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Introduction to Ninjutsu

By: Andrew Thomas

[Adrian]: Unique interview with the head of the BBD Brian McCarthy. Brian is an 8th dan master teacher of Ninjutsu he will be answering questions today about Ninja, the history and tradition

[Adrian]: This is an exclusive pod cast from the websites of the BBD. On Remembrance Sunday, the final national seminar of the BBD in 2006 took place in Edinburgh. The leader of the BBD Brian McCarthy is here this morning to discuss Ninjutsu history and background. Mr McCarthy is a renowned practitioner of the ninja arts and head of the BBD. First part of a three part discussion about Ninjutsu history and tradition.

[Brian]: Thank you, Adrian.

[Adrian]: Good morning, Brian. Now I'm going to ask you some fairly obvious questions because if I said Ninjutsu, most people wouldn't know what it is. If I said shinobi, they definitely wouldn't know what it is. But if I said ninja, they certainly get this sort of Hollywoodization of maybe we wear a half-shell, eat pizza and carry swords in our backs. But who and what were the ninja?

[Brian]: Ninja, Adrian, were originally samurai who had faced difficulties in battles or lost battles or warlords they work for would have been ceded, which means essentially that then they're unemployed or some of them are unemployed. That was the basis of Ninjutsu -- coming together with Chinese monks who went to being warrior monks in the eastern part of Japan and living in communities in the mountains that were essentially enclosed. They then structured their training and their way of living into a military style farmer fighting, and it just evolved from there over a period of hundreds of years.

[Adrian]: I know still in Japan they're greatly feared primarily for their magical powers supposedly but how did they organize themselves if they were warrior monks? How exactly did they organize themselves?

[Brian]: There are two way to answer that. First of all, they are still feared in Japan and sometimes they are even recognized in Japan... this huge part of Japanese culture that says ninja never existed but then again the history was written by the samurai's so they entirely say we didn't exist. And how they organized themselves... primarily because of this samurai involvement on initially who were obviously highly trained military officers, they had a military style background, so they were able to organize themselves into small close fighting groups and to communities. Over a period of time then there's intermarriage, these children are born, their family extended into the mountains so it became a clan of its own.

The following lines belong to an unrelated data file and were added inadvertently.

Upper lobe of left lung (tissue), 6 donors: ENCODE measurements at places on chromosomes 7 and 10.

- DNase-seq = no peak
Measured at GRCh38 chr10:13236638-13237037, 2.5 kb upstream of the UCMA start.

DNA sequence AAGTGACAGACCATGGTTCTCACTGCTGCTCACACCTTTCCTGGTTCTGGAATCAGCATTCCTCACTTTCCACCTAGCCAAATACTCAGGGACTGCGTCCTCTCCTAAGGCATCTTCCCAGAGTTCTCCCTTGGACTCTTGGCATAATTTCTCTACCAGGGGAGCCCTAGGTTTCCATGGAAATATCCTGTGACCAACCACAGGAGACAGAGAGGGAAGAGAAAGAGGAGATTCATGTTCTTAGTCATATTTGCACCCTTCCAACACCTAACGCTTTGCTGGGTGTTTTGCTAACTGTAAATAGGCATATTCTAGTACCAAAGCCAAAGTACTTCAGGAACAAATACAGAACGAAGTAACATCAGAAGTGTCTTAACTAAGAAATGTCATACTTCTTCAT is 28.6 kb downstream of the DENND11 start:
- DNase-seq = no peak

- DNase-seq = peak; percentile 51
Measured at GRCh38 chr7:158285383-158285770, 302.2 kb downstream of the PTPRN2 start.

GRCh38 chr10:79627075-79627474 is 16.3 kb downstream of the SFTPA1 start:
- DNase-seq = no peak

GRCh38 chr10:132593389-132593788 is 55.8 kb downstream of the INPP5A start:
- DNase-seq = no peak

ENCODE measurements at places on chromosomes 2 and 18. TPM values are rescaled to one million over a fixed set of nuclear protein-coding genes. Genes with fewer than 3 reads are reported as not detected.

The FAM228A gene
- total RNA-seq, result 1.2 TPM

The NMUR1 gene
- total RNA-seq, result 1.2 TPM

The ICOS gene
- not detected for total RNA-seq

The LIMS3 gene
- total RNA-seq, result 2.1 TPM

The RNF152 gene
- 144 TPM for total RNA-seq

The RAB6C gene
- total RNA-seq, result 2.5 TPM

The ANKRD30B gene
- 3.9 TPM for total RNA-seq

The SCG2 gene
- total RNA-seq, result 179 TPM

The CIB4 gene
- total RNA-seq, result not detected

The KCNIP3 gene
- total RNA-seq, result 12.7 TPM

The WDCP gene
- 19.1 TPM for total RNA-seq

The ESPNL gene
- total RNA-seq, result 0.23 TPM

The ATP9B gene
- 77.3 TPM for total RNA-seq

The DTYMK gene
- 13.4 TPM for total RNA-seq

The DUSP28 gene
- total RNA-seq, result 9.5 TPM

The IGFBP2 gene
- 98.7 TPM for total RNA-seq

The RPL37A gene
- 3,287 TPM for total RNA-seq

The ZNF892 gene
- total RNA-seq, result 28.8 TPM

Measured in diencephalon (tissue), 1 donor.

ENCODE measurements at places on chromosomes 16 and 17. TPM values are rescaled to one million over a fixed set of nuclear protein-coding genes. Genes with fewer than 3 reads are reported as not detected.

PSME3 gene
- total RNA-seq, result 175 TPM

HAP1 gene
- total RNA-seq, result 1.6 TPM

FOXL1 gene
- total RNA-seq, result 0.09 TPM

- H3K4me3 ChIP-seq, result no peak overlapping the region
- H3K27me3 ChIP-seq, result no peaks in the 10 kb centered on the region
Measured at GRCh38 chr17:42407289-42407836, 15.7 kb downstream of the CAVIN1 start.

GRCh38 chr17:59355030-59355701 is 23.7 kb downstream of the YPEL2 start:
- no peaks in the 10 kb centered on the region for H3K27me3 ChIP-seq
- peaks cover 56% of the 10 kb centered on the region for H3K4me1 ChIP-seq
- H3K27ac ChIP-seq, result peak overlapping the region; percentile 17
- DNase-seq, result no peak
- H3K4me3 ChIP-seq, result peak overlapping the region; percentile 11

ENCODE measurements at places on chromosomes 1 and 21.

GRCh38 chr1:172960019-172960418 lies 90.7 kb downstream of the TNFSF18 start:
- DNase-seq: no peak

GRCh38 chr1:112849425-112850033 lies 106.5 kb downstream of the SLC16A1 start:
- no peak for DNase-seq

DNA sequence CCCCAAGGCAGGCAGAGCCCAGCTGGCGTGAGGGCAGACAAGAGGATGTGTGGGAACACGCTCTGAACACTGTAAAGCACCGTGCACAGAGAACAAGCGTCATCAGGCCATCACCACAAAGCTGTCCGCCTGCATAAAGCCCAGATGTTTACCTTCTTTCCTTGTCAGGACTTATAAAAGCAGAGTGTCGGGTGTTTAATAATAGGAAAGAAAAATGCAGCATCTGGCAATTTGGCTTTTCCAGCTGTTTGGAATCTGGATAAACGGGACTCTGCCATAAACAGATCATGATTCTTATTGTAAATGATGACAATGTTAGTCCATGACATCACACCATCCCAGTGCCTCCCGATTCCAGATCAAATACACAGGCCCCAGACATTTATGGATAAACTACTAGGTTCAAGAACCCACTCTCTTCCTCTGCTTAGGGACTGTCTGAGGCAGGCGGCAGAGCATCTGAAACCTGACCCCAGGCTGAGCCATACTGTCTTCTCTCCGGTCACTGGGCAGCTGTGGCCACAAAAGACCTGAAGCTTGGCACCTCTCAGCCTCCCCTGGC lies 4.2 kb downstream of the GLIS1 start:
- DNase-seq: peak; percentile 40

[Adrian]: So it wasn't a case of a bunch of lads got together, trained together and then said, "Right, we're ninja, let's go off and fight."

[Brian]: No, no, no, no, no, they just changed their lifestyle completely. They lived in the remotest parts of Japan; they lived in the mountains. They were no longer welcome. Some of them were in fact wanted by the powers-that-be at the time because there was a policy in Japan that if you are on the losing side of a battle in an army then you didn't have much of a future, you weren't going to be reemployed, you're mostly gone to be executed. So when they left that part of the country and they moved to the mountains, that was going to be their new place and where they would have lived.

[Adrian]: I was going to ask you the question, how did they become ninjas, so are you suggesting that it was a clan system based on family?

[Brian]: Yes, it's not a fact that people become ninja; it's a fact that traditionally they evolved from different lifestyles as in as I said -- defeated samurai and monks that had left China or were who were moving to that part of Asia and their initial way of living forced upon them brought about Ninjutsu . And over a period a time then because they're a mix of the mountain people, because they're living in remote areas, they formed communities.

[Adrian]: Scotland has a strong tradition in the martial arts with many varying flavors and Ninjutsu is one of those martial art practised quite heavily in Scotland. But I want to know...shinobi and ninja's... but I don't know why they call themselves shadow warriors or invisible assassins.

[Brian]: Well, they never did and still don't. People call them that by virtue of the perception of what ninja is and the term "shadow warrior" is kind of an Americanized updated term but the term shinobi essentially means "stealers in"... a person who steals, who enters at night, and when they say "steal" they don't mean actually in theft point of view... but enters quietly, covertly, and the name was given to them by the general public by virtue of the fact that the type of work they did -- they would come in the dark, they would go in the dark, people did not know they were there, they would do what they had to do and hence, they were called stealers in or shinobi.

[Adrian]: So basically it's the westernization of the ninja...

[Brian]: Yes.

[Adrian]: ...as we have with the turtles and the half-shells.

[Brian]: Yes. When we go back to the comment I made that it took them a number of years to evolve, the word " Ninjutsu " or the term "ninjitsu" or "ninja" didn't evolve for about 300 or 400 years. These people just were there. They could have been called bandits, they could have been called outlaws, they could have been called warriors but by virtue of how they, over that period of time, how they developed their profile and how they developed their method of working...there was the broad general population and the authorities who put the name ninja on them or shinobi on them.

We will show you all the secrets of Ninjutsu training http://www.ninjutsu.org.uk/ninjitsu_training.html

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